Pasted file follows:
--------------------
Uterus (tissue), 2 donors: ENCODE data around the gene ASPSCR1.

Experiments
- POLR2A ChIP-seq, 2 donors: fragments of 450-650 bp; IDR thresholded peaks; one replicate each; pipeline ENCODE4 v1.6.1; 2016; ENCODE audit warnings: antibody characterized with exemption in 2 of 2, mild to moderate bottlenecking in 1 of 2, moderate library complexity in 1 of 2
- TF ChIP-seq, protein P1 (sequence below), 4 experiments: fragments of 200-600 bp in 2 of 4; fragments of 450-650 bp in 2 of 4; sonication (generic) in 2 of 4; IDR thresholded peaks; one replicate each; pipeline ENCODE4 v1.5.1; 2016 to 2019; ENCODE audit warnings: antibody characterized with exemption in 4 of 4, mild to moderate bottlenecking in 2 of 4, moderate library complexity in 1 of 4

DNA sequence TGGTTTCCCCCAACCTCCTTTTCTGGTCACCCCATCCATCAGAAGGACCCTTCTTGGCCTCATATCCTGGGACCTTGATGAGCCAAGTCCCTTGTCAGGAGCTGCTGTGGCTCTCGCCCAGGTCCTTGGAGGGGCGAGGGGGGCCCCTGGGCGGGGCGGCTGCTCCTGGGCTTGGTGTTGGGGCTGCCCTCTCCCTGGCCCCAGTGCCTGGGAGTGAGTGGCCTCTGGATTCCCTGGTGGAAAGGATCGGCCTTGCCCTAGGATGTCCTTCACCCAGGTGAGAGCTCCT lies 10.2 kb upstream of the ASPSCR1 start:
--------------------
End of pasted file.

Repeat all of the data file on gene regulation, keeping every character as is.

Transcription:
Uterus (tissue), 2 donors: ENCODE data around the gene ASPSCR1.

Experiments
- POLR2A ChIP-seq, 2 donors: fragments of 450-650 bp; IDR thresholded peaks; one replicate each; pipeline ENCODE4 v1.6.1; 2016; ENCODE audit warnings: antibody characterized with exemption in 2 of 2, mild to moderate bottlenecking in 1 of 2, moderate library complexity in 1 of 2
- TF ChIP-seq, protein P1 (sequence below), 4 experiments: fragments of 200-600 bp in 2 of 4; fragments of 450-650 bp in 2 of 4; sonication (generic) in 2 of 4; IDR thresholded peaks; one replicate each; pipeline ENCODE4 v1.5.1; 2016 to 2019; ENCODE audit warnings: antibody characterized with exemption in 4 of 4, mild to moderate bottlenecking in 2 of 4, moderate library complexity in 1 of 4

DNA sequence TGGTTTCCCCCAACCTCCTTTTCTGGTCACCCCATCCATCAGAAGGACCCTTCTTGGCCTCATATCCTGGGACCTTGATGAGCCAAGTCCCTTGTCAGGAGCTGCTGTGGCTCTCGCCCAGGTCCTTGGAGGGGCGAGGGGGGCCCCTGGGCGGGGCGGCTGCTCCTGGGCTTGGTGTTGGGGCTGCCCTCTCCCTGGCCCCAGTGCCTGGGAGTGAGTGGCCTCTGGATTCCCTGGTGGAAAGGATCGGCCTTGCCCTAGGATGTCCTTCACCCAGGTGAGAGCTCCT lies 10.2 kb upstream of the ASPSCR1 start: